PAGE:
I wonder how many people caught the sarcasm of your post, revolving around apple seeds containing cyanide.

  • by wall0159 (881759) on Wednesday January 13, 2010 @10:06AM (#30750676)
    To put it simply, maybe the "reactionaries" have nothing against GM in principle, but are reacting against it because of outcomes (eg. toxic foods, genetic pollution, etc) that are inevitable given our current state of economic and political corruption.
  • by Anonymous Coward on Wednesday January 13, 2010 @10:07AM (#30750688)

    If it's going to damage my liver, I'm switching to scotch. I'm sorry, Jack, but I just can't take the chance...

    Unfortunately, your scotch and bourbon is likely fortified with a corn product.

    The kind of "duh" think that I'm thinking about here is that, if this corn produces these insecticide-like chemicals, one should have to show that it is non-toxic in humans...

    One could feasibly find a way to splice in genes that would make the product lethal to humans... so if you're "adding" something to the corn, it should be controlled the same as any other food additive.

    Although, people wishing to avoid all GM foods, corn itself has been so selectively bred that it doesn't even resemble its nearest neighbors. It's even moribund if we ever disappear, because its seeds over compete and kill each other off. If you want to talk about crazy amounts of GM, take something that's essentially a grass, and turn it into corn.

    Not like corn provides all its nutritional value unless its treated with a relatively strong-ish base anyways... lime is what's mostly used to break up the proteins on the kernel to produce vitamin B12...

    I think you're not understanding the goal of GM corn. The GM corn doesn't produce "insecticide-like chemicals"; it is resistant to certain pesticides.

    Also, the study even admits that the health problems the rats experienced could be attributed to the pesticides used and not the genetic modification.

    "This can be due to the new pesticides (herbicide or insecticide) present specifically in each type of GM maize, although unintended metabolic effects due to the mutagenic properties of the GM transformation process cannot be excluded [42]."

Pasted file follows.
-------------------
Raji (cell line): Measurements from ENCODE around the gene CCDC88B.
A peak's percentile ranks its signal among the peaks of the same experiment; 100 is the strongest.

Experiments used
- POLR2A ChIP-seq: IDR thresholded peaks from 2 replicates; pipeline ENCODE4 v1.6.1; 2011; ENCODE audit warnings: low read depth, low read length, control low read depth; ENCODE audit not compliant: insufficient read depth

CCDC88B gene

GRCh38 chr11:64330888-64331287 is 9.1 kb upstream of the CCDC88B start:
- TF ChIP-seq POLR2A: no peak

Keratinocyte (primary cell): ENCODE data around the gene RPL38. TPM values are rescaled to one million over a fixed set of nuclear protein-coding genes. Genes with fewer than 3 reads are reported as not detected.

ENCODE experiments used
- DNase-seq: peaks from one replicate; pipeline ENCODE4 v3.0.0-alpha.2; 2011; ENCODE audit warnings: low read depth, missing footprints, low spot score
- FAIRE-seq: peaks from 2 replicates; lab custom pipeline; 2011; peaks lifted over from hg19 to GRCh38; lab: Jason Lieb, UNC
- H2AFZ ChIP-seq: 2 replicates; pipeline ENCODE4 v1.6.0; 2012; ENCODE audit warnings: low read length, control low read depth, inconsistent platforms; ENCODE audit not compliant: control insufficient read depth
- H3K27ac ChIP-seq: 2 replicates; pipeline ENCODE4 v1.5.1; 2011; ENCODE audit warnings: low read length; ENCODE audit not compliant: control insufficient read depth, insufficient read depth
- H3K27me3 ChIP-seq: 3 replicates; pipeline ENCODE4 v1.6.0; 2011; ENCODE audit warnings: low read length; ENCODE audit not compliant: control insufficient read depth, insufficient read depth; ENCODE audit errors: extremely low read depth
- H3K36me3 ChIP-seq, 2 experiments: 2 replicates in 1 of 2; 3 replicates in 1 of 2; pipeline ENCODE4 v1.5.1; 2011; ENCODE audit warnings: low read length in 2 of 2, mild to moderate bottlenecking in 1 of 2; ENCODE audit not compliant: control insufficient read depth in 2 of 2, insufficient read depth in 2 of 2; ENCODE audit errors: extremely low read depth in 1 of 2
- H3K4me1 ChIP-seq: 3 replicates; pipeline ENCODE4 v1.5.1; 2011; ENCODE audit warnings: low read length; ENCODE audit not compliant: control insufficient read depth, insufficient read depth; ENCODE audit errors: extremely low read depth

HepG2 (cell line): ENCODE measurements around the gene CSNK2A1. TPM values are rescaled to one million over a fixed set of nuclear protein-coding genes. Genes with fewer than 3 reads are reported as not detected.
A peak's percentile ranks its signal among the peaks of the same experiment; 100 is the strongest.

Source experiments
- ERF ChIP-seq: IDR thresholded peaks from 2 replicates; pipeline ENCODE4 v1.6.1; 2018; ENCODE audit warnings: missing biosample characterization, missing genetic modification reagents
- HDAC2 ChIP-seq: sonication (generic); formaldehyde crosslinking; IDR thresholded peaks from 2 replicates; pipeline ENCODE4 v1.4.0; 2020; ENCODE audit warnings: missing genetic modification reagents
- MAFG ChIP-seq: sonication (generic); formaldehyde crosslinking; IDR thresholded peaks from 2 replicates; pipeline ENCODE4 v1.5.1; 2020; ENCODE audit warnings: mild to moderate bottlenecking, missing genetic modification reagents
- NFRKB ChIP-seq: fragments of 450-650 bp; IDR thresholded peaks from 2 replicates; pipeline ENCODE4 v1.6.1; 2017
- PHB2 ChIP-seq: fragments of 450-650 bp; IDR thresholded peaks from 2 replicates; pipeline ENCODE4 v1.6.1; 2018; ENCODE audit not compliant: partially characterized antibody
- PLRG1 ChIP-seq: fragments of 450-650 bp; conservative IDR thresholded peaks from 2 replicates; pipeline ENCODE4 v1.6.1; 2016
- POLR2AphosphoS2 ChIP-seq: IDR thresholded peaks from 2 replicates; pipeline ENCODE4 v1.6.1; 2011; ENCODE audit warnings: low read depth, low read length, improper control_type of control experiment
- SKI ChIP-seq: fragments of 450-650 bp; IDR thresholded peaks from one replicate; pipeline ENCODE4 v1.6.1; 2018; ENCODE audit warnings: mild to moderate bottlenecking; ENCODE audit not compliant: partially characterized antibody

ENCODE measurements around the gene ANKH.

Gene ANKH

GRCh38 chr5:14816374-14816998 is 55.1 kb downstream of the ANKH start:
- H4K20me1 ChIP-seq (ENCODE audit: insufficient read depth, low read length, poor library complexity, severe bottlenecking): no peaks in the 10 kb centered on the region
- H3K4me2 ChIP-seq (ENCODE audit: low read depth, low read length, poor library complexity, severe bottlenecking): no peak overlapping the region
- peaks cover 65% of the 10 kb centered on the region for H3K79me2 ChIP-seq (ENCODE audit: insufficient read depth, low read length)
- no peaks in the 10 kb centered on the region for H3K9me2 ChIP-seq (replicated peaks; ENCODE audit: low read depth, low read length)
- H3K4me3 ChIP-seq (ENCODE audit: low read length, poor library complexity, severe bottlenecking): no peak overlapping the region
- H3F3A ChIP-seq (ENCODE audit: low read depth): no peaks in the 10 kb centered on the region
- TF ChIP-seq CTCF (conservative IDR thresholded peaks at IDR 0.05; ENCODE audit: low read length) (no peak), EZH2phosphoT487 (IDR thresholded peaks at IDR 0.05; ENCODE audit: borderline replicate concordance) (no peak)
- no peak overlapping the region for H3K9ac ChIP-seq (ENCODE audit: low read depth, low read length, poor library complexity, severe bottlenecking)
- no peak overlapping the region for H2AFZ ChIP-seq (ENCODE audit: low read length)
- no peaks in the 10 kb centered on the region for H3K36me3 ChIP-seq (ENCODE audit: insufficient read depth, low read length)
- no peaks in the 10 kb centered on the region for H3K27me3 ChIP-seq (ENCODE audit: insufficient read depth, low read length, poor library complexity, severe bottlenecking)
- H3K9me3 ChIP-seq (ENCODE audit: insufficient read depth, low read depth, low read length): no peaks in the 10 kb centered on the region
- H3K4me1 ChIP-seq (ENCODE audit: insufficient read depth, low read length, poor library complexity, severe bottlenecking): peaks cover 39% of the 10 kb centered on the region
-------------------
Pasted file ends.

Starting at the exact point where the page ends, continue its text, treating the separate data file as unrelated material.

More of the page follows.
That may be a small distinction on a practical level, but it is an important one. For instance, if it is the pesticide that is causing the health problems, they maybe able to use a different pesticide that is shown to be harmless to people (although that would most likely require a new type of GM corn).

  • Re:Food, Inc. (Score:3, Interesting)

    by geekoid (135745) <dadinportland AT yahoo DOT com> on Wednesday January 13, 2010 @10:55AM (#30751408) Homepage Journal

    really? Food inc? Yes base all your opinion and conclusion on heavily biased cherry picked crap.

    I used to be against GMO because it is made to sound scary. When actually studying the subject and reading studies I realized the anti GMO people are ignorant fear mongers. This 'study' is a great example of the kind of crap they pull.

  • by GargamelSpaceman (992546) on Wednesday January 13, 2010 @11:00AM (#30751492) Homepage Journal
    Um, yes you can make a nontoxic species toxic by breeding. I'm thinking of the case of the insecitcide averse organic farmer who selected the best least insect damaged zucchinis each year for replanting until one year he had a quite pristine looking zuchinni crop. Except that when he ate them, they proved toxic. He'd been effectively breeding for insect resistance which meant breeding for higher and higher quantities of a toxin naturally present in zuchinni. Eventually it reached levels toxic to humans.
  • by vivian (156520) on Wednesday January 13, 2010 @11:54AM (#30752302)

    I dont eat dog, so I am not worried about any genetic modifications made to those.

    The big problem with GM technology is not the actual technology - it is how it is being used.
    I would have no problem eating GM foods if they were only modified to add say, additional vitamins, grow with salter water, or endure harsher environments, but the problem is they are making changes that do things like add pesticides into the food its self, or enable much higher levels of herbicides and insecticides to be used on crops without killing the plants (eg, "round up ready" strains)- so there are many more toxins actually in the food, or used on the food we eat.

    The other big evil with GM crops is that it promotes monocultures, which puts all your eggs in one basket geneticalyl speaking - if there is then something that badly affects that strain of crops, it can have a devestating effect as entire harvests can be wiped out due to there being no natural bio diversity which would otherwise have allowed some plants to survive.